Lab mixes are one of the most popular mixed breeds available from shelters and rescues. Labrador Retriever mixes can share common traits with any number of other breeds, but resemble Labs in physical characteristics and personality traits. However, many shelters do not have genetic evidence of a Lab mix’s background, so breed heritage and personality traits cannot be stated with certainty.
High energy when young. Young Labrador Retrievers (up to two or three years old) romp and jump with vigor. That means things can go flying. If you have toddlers, or if you or anyone who lives with you is infirm, consider adopting an adult Labrador Retriever from a rescue group. Adults have a more settled temperament and you can specifically look for a calm one.
Friendly, gentle, intelligent and eager to please, the Labrador Retriever is an ideal hunting companion and family dog. Developed in 19th-century Newfoundland as a water dog, the Labrador Retriever has a stable temperament and a kindly, outgoing nature. He is highly adaptable and trainable and thrives with active owners. His dense, water-resistant coat sheds seasonally and needs regular grooming.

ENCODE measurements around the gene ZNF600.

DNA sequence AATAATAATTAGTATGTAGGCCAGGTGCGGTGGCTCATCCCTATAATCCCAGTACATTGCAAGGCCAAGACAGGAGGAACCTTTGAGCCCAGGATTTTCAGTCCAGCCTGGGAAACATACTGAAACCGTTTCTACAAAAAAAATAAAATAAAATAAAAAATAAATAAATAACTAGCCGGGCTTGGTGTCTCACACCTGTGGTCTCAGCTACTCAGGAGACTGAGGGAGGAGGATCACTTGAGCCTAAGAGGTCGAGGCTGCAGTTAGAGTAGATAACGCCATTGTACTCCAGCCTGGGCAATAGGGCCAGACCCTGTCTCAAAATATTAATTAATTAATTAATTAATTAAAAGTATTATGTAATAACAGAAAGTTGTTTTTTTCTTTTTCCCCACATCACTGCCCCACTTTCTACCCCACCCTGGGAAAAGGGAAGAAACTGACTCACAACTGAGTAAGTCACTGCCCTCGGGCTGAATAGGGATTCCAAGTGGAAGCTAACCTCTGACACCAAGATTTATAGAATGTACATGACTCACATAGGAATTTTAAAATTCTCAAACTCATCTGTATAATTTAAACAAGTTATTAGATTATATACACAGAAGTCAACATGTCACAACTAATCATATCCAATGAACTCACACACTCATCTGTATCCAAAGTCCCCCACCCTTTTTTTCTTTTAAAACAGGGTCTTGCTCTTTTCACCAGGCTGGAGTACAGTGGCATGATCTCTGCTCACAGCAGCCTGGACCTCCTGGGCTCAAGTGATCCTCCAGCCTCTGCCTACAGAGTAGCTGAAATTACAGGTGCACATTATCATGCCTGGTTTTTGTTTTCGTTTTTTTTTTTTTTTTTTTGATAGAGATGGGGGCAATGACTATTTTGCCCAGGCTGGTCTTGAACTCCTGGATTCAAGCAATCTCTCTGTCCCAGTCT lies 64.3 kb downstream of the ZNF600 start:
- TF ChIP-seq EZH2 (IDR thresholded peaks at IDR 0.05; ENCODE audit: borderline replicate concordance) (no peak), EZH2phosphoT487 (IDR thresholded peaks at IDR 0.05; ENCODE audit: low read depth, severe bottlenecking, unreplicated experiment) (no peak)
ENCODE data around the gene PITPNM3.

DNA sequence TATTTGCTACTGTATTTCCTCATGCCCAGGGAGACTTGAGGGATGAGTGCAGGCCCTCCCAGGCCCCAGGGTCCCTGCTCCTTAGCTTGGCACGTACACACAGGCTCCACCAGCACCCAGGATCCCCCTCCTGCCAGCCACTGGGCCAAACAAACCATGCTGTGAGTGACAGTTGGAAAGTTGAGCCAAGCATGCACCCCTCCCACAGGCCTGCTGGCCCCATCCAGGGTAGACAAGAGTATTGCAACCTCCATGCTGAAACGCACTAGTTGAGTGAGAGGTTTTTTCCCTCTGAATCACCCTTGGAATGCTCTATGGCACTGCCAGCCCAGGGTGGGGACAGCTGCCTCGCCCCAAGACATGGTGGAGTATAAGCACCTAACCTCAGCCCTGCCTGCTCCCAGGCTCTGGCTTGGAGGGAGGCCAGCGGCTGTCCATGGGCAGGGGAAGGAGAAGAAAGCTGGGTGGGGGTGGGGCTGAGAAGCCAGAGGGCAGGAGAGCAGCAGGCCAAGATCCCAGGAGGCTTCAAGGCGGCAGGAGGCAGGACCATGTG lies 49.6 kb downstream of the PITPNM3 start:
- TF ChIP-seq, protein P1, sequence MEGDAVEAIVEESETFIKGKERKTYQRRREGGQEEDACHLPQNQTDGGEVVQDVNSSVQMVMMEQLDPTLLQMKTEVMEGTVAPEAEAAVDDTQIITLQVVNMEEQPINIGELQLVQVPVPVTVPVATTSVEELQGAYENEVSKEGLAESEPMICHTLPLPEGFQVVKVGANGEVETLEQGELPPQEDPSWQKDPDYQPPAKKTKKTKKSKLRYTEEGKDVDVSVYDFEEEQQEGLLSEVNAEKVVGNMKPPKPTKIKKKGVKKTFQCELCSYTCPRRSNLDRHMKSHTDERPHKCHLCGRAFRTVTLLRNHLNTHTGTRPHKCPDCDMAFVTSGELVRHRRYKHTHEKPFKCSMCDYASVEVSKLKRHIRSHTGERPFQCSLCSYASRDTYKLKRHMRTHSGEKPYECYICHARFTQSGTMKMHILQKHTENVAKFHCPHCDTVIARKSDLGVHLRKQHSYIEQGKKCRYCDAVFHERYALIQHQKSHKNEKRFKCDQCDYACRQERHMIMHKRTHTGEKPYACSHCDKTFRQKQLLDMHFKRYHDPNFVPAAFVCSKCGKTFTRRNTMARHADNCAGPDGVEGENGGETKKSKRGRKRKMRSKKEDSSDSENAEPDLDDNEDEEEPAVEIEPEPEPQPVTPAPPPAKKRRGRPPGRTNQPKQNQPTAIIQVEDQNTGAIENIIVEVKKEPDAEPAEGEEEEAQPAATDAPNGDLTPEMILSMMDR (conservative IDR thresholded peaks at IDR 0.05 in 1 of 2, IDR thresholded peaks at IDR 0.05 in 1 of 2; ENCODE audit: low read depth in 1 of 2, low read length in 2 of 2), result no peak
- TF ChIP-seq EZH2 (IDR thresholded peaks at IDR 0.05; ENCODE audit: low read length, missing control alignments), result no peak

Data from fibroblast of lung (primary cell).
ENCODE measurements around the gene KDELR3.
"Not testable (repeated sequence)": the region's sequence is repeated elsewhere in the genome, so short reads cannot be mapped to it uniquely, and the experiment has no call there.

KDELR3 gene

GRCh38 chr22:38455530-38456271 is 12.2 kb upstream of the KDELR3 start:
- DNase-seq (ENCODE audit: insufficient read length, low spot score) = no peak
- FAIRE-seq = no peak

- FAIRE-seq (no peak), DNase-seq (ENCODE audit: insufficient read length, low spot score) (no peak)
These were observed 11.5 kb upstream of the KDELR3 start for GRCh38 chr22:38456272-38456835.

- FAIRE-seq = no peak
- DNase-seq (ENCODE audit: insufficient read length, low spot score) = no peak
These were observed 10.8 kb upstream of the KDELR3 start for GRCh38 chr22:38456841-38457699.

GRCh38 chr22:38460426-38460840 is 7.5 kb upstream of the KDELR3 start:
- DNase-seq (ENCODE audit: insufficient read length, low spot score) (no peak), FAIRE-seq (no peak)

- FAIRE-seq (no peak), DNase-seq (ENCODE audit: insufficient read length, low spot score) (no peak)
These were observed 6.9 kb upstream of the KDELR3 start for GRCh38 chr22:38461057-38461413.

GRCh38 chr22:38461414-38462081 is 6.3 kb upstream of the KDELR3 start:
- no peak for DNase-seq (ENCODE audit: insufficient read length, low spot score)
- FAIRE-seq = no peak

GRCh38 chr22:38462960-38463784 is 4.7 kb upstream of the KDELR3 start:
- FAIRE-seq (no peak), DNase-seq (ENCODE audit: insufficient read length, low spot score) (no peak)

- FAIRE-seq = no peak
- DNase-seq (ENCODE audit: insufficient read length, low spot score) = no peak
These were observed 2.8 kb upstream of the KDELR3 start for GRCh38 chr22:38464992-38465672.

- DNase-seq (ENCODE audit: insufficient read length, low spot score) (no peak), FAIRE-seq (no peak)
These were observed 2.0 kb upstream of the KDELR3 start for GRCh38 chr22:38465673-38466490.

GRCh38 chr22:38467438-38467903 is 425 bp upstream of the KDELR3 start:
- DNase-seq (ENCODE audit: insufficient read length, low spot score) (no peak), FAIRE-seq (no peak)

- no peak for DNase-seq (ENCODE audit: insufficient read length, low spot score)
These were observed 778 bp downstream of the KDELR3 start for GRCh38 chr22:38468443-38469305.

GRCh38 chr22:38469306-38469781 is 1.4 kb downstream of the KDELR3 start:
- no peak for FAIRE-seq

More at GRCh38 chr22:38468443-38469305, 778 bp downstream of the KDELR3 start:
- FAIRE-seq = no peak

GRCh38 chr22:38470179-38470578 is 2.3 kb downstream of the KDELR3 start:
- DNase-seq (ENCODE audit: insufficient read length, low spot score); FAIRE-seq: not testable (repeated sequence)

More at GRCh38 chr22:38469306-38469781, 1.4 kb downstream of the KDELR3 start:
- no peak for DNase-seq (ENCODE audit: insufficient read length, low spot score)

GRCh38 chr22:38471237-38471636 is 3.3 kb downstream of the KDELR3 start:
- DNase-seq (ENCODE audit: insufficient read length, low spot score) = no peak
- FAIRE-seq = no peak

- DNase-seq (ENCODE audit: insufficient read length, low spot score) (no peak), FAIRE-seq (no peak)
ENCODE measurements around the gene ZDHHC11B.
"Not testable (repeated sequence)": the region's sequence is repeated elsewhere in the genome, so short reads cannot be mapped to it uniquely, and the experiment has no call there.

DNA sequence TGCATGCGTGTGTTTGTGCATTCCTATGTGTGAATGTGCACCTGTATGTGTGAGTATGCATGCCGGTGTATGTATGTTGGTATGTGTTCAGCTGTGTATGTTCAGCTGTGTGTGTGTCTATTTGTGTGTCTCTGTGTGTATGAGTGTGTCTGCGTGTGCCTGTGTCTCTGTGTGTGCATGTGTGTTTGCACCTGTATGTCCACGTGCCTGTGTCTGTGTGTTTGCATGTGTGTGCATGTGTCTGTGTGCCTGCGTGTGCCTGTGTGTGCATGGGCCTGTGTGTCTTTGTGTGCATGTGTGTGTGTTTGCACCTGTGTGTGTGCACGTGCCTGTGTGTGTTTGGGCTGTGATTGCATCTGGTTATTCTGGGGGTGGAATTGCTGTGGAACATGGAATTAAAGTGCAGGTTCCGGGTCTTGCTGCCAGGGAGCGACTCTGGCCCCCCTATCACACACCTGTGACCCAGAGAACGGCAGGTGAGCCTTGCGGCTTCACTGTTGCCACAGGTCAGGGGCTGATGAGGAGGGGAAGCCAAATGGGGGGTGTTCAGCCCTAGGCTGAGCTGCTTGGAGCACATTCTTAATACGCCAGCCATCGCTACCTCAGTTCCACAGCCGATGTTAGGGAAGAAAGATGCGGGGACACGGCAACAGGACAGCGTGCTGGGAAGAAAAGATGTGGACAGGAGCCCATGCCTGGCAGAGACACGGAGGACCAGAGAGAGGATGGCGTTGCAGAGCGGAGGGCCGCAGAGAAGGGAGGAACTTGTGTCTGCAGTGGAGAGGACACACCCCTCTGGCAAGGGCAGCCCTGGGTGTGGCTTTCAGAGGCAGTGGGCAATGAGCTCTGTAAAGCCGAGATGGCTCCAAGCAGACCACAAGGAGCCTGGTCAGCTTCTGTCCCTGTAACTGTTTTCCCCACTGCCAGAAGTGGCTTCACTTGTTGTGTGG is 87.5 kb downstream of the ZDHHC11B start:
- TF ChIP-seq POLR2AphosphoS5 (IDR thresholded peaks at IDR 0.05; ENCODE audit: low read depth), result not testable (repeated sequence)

Labradors do tend to be protective of their families and homes but are usually happy to greet company, too. With the strong retrieving instinct, they can develop into destructive chewers if not given appropriate toys and guidance. Labs may tend to "mouth" people and the solution is often simply to give them a toy to carry around, so their mouths are already full! These are very strong dogs and early training is necessary to have a dog that walks nicely on lead.
Although not a new product, Canine Journal team members have used Embark and other dog DNA tests to better understand their rescue pups and are big fans. We think it’s the wave of the future and encourage you to give the gift of knowledge and health to your favorite furry friend this season. Embark is our #1 pick for best dog DNA kit (and they are having a big holiday sale through the end of the year!).